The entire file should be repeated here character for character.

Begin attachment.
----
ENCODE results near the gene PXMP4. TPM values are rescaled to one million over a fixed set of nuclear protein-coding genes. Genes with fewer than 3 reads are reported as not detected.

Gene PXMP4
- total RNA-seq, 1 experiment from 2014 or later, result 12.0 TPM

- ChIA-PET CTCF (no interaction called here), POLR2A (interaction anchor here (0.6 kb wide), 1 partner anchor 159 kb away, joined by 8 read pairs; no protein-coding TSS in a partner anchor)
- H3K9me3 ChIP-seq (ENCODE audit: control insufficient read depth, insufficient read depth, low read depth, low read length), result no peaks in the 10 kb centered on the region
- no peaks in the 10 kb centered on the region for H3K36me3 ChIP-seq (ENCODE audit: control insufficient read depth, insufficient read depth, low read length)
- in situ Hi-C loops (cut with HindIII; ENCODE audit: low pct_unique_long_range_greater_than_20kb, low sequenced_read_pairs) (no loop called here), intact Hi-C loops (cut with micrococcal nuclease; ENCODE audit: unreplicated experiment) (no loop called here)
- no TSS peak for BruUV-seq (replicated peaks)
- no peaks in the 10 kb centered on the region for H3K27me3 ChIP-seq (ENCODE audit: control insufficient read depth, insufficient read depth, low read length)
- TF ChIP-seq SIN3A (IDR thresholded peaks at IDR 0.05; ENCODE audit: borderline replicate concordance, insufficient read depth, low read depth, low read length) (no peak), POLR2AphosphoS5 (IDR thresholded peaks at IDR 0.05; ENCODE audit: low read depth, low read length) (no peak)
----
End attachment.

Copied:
ENCODE results near the gene PXMP4. TPM values are rescaled to one million over a fixed set of nuclear protein-coding genes. Genes with fewer than 3 reads are reported as not detected.

Gene PXMP4
- total RNA-seq, 1 experiment from 2014 or later, result 12.0 TPM

- ChIA-PET CTCF (no interaction called here), POLR2A (interaction anchor here (0.6 kb wide), 1 partner anchor 159 kb away, joined by 8 read pairs; no protein-coding TSS in a partner anchor)
- H3K9me3 ChIP-seq (ENCODE audit: control insufficient read depth, insufficient read depth, low read depth, low read length), result no peaks in the 10 kb centered on the region
- no peaks in the 10 kb centered on the region for H3K36me3 ChIP-seq (ENCODE audit: control insufficient read depth, insufficient read depth, low read length)
- in situ Hi-C loops (cut with HindIII; ENCODE audit: low pct_unique_long_range_greater_than_20kb, low sequenced_read_pairs) (no loop called here), intact Hi-C loops (cut with micrococcal nuclease; ENCODE audit: unreplicated experiment) (no loop called here)
- no TSS peak for BruUV-seq (replicated peaks)
- no peaks in the 10 kb centered on the region for H3K27me3 ChIP-seq (ENCODE audit: control insufficient read depth, insufficient read depth, low read length)
- TF ChIP-seq SIN3A (IDR thresholded peaks at IDR 0.05; ENCODE audit: borderline replicate concordance, insufficient read depth, low read depth, low read length) (no peak), POLR2AphosphoS5 (IDR thresholded peaks at IDR 0.05; ENCODE audit: low read depth, low read length) (no peak)